Cooler temperatures mean it’s time for soups and stews. There’s nothing like a hearty beef stew to warm you from the inside out on a crisp fall day — especially if you eat it with a hunk of crusty bread. It’s like a big hug.
Today’s recipe for Old-Fashioned Beef Stew is from the New York Times food section, and it has all the traditional ingredients: beef stew meat cooked low and slow to make it tender, red wine for flavor, beef broth, bay leaves, onion, carrots and potatoes. The only thing wrong I see in this recipe is that it’s made with one pound of stew meat. The whole fun in making stew is the leftovers, so I recommend doubling this one. Stew seems to be even better when it’s leftover.
If you’re feeling extra adventurous, try making the New York Times’ No Knead Bread to accompany this stew. It requires planning ahead since the first rise takes 12 to 18 hours, but the result of that patience is a beautiful crusty loaf with a soft, airy interior. If you don’t have time or interest in making bread, you can pick up a great loaf at about any grocery or bakery. Bagatelle at 6801 E. Harry sells some pretty amazing made-fresh bread.
Also serve this beef stew with an arugula salad. The spiciness of the greens with a slightly sweet vinaigrette will leave your taste buds satisfied. And with all the leftovers, you’ll get to savor the stew for a couple more meals.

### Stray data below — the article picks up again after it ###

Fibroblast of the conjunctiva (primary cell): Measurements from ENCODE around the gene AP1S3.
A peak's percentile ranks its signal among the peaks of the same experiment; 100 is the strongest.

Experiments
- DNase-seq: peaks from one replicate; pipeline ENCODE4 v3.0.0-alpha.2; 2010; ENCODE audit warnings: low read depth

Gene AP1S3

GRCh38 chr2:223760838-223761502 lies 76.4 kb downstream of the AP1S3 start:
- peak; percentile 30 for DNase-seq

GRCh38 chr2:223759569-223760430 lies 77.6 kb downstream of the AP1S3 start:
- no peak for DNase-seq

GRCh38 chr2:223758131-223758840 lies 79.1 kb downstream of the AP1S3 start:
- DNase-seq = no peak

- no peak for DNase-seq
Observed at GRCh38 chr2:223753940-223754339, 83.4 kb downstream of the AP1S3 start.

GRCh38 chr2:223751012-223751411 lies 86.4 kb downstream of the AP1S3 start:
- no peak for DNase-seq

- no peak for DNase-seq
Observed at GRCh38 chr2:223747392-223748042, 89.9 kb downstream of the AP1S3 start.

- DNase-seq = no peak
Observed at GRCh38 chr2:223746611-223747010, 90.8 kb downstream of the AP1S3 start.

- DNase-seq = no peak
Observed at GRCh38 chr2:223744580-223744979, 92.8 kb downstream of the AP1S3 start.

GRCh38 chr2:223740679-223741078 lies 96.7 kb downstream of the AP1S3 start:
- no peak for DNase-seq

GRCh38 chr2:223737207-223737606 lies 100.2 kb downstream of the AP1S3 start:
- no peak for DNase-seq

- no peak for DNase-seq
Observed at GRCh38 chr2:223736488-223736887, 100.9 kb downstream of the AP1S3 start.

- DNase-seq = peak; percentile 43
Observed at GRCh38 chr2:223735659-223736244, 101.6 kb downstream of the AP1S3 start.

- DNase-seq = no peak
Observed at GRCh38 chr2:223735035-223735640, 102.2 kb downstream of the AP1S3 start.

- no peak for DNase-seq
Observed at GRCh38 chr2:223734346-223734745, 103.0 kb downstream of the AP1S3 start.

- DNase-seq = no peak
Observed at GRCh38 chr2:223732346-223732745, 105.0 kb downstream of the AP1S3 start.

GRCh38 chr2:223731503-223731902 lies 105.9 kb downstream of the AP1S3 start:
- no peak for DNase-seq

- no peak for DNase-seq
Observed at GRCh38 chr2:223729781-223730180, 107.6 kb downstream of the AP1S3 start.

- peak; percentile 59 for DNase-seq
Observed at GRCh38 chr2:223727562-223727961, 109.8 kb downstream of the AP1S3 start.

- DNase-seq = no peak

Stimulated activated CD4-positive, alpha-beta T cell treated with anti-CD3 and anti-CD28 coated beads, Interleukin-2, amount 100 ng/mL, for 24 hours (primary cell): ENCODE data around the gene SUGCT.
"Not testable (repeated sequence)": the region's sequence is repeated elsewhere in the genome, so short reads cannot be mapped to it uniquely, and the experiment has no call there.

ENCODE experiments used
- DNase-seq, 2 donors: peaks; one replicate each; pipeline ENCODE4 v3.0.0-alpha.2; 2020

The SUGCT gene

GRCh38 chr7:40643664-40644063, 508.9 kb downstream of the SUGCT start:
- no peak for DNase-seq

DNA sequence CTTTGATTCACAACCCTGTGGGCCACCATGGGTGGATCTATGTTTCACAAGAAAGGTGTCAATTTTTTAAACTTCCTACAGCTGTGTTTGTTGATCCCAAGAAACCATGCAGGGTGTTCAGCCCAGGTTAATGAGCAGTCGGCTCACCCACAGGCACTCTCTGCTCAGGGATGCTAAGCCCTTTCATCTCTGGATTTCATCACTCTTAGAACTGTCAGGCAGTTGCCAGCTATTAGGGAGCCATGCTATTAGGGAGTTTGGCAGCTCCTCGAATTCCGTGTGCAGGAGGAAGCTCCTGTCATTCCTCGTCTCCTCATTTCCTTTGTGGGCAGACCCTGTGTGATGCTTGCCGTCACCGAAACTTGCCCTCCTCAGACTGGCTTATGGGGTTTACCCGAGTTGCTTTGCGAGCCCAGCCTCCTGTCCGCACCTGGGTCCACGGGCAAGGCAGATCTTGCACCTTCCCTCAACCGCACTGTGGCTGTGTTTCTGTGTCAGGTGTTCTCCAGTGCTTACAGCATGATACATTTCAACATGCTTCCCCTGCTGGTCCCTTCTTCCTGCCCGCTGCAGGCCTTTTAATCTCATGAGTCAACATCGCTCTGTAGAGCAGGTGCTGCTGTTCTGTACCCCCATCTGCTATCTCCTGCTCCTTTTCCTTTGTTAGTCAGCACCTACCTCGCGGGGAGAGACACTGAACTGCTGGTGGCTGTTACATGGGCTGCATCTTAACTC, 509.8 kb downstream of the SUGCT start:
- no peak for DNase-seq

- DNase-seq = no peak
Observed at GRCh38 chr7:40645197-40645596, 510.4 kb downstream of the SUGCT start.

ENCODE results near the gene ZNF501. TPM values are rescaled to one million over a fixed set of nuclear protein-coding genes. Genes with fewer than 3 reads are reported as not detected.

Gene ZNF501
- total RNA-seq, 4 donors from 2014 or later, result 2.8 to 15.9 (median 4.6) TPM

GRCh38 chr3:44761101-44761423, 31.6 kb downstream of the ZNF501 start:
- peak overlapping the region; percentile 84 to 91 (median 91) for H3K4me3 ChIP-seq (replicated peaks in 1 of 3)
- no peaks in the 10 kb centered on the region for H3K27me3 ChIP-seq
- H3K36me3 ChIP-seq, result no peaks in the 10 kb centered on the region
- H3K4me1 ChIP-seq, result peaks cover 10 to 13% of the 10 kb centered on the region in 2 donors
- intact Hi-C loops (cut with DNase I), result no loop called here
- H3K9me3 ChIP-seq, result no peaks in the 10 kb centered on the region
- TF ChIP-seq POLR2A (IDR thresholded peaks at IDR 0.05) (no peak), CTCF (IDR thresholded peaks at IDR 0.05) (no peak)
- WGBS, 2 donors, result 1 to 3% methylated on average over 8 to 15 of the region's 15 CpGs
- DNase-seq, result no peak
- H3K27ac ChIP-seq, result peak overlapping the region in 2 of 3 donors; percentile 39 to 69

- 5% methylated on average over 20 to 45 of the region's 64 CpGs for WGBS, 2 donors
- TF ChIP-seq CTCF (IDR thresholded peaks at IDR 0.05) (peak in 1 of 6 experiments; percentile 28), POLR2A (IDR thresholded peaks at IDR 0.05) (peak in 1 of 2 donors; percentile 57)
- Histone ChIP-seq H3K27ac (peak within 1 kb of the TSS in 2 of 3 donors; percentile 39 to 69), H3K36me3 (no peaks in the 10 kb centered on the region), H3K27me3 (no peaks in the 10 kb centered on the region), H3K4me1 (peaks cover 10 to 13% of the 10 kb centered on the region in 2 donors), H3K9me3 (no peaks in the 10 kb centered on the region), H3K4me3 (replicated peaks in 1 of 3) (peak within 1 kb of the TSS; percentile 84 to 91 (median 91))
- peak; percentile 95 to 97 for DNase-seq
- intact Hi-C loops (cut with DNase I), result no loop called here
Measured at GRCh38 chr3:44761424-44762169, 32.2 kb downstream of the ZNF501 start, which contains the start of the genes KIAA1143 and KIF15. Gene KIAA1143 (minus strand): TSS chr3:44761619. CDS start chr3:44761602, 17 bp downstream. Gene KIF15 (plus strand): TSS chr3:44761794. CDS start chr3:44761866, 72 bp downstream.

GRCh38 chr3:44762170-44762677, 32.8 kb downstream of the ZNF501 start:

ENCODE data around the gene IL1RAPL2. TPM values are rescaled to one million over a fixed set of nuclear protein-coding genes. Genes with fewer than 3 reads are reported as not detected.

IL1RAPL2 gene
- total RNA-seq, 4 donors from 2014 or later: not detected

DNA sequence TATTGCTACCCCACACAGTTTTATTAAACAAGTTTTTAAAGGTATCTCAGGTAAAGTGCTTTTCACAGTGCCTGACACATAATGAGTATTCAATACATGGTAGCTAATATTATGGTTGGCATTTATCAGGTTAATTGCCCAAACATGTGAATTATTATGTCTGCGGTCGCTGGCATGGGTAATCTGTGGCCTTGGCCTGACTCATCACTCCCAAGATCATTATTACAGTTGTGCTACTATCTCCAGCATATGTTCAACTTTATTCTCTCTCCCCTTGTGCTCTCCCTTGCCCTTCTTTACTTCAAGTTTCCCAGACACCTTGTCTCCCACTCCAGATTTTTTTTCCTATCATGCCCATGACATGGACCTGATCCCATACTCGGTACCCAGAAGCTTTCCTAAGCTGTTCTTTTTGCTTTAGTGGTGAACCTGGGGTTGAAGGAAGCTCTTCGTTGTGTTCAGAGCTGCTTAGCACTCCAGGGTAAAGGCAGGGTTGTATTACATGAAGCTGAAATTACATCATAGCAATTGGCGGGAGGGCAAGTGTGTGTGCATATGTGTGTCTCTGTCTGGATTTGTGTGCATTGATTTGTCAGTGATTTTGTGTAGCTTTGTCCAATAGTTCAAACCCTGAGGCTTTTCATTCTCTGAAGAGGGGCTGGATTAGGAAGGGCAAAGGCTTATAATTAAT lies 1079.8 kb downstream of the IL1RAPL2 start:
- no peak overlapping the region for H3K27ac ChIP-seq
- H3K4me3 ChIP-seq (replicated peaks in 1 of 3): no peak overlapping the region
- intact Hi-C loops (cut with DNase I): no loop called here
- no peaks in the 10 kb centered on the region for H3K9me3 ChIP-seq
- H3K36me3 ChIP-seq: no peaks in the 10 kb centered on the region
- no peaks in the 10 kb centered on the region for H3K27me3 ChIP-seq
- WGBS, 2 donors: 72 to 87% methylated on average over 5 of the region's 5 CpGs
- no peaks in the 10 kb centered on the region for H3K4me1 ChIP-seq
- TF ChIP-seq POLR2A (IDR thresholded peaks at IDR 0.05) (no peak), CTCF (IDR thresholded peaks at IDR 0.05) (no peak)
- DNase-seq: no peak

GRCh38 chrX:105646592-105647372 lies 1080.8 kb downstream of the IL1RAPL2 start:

Cheers to fall cooking, and to a season worth celebrating over and over.
Old-Fashioned Beef Stew
¼ cup all-purpose flour
¼ teaspoon freshly ground black pepper
1 pound beef stewing meat, trimmed and cut into inch cubes
5 teaspoons vegetable oil
2 tablespoons red wine vinegar
1 cup red wine
3 ½ cups beef broth, homemade or low-sodium canned
2 bay leaves
1 medium onion, peeled and chopped
5 medium carrots, peeled and cut into ¼-inch rounds
2 large baking potatoes, peeled and cut into ¾-inch cubes
2 teaspoons salt
Combine the flour and pepper in a bowl, add the beef and toss to coat well. Heat 3 teaspoons of the oil in a large pot. Add the beef a few pieces at a time; do not overcrowd. Cook, turning pieces until beef is browned on all sides, about 5 minutes per batch; add more oil as needed between batches.
Remove the beef from the pot and add the vinegar and wine. Cover over medium-high heat, scraping the pan with a wooden spoon to loosen any browned bits. Add the beef, beef broth and bay leaves. Bring to a boil, then reduce to a simmer.
Cover and cook, skimming broth from time to time, until the beef is tender, about 1 ½ hours. Add the onions and carrots and simmer, covered, for about 10 minutes. Add the potatoes and simmer until vegetables are tender, about 30 minutes more. Add broth or water if the stew is dry. Season with salt and pepper to taste. Ladle among 4 bowls and serve.
— New York Times